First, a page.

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due to the proliferation of the cartilage and constitute simple inflexions; and it is easy to conceive that parts, which are so entirely deprived of their regular development (as they are in rickets), and ought, properly, to be densely impregnated with calcareous salts, must retain great mobility.

The enlargement and multiplication of the individual cells takes place in the same manner, as in the cases we have already considered; but inasmuch as at a later period individual parts in the cartilages, that properly ought to have become bone, do not calcify, and especially a formation of medullary spaces often takes place a long way up above the border of calcification—in many of these rhachitic parts the whole history of the development of bone is clearly revealed in a connected form. Large and often very vas

Pig. 133. s.*

[graphic]

Fig. 133. Vertical section of cartilage from the diaplrvsis of a ricketty, grow

BICKETTY CARTILAGE. 435

cular conical processes of fibrous medullary tissue are seen extending upwards from the bone into the cartilage, and it may be very distinctly perceived, that these processes do not force their way into the cartilage from without, but that they owe their origin to a fibrillation of the intercellular substance of the cartilage itself. It is around them chiefly that the osteoid transformation of cartilage also can best be seen, and particularly that the gradual conversion of a cartilage-corpuscle into a bone-corpuscle can very distinctly be witnessed. Out of the cartilage-corpuscle which has a moderately thick capsular membrane, arises a structure, provided with a capsule continually increasing in thickness, within which the space for the cell constantly grows smaller, and which, when it has attained a certain degree of thickness, acquires indentations on its inner wall, like the socalled dotted canals of vegetable cells. Such is the mode in which the first rudiments of the bone-corpuscle are traced, after which a fusion of the capsule with the basissubstance very generally ensues, and with the production of anastomosing processes from the cells the formation of the bone-corpuscle is completed. At times isolated osteoid cartilage-corpuscles calcify alone without the occurrence of any fusion; and whilst between them lies the ordinary intercellular substance of cartilage, the capsules of the osteoid corpuscles fill themselves completely with calcareous salts. In other places on the contrary the fusion of the capsules with the intercellular substance takes place very rapidly; the new intercellular substance formed by this fusion assumes a coarsely fibrous appearance, and in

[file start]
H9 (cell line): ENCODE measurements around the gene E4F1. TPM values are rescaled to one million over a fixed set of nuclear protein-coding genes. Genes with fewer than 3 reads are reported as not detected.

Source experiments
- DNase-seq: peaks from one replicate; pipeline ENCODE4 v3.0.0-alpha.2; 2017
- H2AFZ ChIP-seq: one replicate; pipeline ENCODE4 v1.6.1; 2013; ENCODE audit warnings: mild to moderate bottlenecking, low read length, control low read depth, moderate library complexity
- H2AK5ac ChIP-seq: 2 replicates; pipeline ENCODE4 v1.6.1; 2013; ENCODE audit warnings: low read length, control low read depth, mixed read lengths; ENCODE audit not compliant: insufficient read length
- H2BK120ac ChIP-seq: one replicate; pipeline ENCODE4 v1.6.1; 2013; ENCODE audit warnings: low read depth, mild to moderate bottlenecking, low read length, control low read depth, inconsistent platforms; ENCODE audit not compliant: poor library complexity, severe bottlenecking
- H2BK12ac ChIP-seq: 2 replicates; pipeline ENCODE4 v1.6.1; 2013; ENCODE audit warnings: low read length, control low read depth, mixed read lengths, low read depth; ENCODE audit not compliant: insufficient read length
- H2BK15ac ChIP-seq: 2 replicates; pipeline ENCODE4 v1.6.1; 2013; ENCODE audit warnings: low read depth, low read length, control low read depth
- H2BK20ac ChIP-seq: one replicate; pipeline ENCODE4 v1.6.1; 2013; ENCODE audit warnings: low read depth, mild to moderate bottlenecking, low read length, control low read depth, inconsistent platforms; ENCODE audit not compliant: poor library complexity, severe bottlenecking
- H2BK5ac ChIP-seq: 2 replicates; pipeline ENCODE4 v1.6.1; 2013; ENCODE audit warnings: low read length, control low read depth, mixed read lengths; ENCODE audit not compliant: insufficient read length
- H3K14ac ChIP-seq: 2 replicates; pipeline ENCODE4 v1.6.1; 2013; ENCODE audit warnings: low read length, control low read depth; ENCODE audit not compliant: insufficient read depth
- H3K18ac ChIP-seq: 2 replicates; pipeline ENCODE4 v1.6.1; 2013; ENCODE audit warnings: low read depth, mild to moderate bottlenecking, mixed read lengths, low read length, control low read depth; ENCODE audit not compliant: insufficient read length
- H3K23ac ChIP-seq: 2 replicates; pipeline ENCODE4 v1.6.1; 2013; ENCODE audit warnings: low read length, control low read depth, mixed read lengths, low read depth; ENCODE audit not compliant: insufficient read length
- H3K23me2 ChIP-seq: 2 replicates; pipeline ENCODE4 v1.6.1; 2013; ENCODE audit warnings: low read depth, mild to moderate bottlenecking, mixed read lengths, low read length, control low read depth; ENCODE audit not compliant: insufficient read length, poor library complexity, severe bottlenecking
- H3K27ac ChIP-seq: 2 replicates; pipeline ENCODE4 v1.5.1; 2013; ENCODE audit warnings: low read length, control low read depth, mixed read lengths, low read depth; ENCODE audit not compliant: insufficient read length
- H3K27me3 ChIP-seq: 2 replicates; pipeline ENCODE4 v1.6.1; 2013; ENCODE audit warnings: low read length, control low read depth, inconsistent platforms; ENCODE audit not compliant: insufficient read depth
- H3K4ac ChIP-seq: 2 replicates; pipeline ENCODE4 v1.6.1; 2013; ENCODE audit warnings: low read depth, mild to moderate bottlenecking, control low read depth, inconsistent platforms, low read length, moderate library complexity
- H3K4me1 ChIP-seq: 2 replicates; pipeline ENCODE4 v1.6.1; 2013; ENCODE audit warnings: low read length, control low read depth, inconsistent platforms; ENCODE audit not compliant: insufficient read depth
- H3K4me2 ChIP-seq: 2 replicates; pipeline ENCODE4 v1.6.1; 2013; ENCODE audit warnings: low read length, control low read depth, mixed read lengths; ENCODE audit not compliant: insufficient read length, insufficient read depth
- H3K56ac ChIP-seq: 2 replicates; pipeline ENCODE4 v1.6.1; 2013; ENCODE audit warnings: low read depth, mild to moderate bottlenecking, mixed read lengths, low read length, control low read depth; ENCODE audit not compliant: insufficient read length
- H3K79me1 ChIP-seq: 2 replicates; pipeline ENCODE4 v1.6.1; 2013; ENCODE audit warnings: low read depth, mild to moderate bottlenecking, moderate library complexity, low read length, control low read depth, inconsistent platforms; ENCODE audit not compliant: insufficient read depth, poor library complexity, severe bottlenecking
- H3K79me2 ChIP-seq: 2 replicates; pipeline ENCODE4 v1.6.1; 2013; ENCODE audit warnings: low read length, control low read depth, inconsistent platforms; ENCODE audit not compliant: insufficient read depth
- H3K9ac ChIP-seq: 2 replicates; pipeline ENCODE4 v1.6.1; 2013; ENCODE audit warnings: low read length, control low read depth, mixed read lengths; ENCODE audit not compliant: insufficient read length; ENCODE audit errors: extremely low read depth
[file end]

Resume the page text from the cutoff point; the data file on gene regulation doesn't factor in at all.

iug tibia from a child two years old. A large conical process of medullary tissue, sending out a lateral band on the left side, extends from m up into I he cartilage; it consists of a fibrous basis-substance with spindle-shaped cells. At the circumference, at c, e, c the cartilage in a state of proliferation with large cells and groups of cells; at c, c commencing thickening and internal indentation of the cartilage-capsules which at o, o coalesce aud form osteoid tissue. 300 diameters.

the place of several groups of cartilage-cells we see a fibrous mass, containing jagged osseous (bone-), or osteoid corpuscles. There is therefore no sharply defined boundary in the tissue, but the condensed or fibrous substance, which surrounds the jagged bodies, is directly continuous with the translucent substance which holds the cartilage together. Essentially, however, it is the same structure.1

This isolated transformation of single cartilage-cells into bone-corpuscles is obviously of the greatest importance to the cellular theory in general. In this specimen (Fig. 134) the whole series of these processes is seen at a glance. Where the completely ossified portion, in which the bone

[graphic]

Fig. 134.

Fig. 134. Insular ossification in ricketty diaphysal cartilage c, c. Ordinary growing (proliferating) cartilage, S, increasing thickening of the capsules with formation of an indented cavity (osteoid cartilage-cells), co', calcification of similar, still isolated cartilage-cells, co, commencing fusion of the capsules of calcified cartilage-cells, o, osseous substance. 300 diameters. (Cf. Archiv f. path. Anat., Vol. XIV, Plate I.)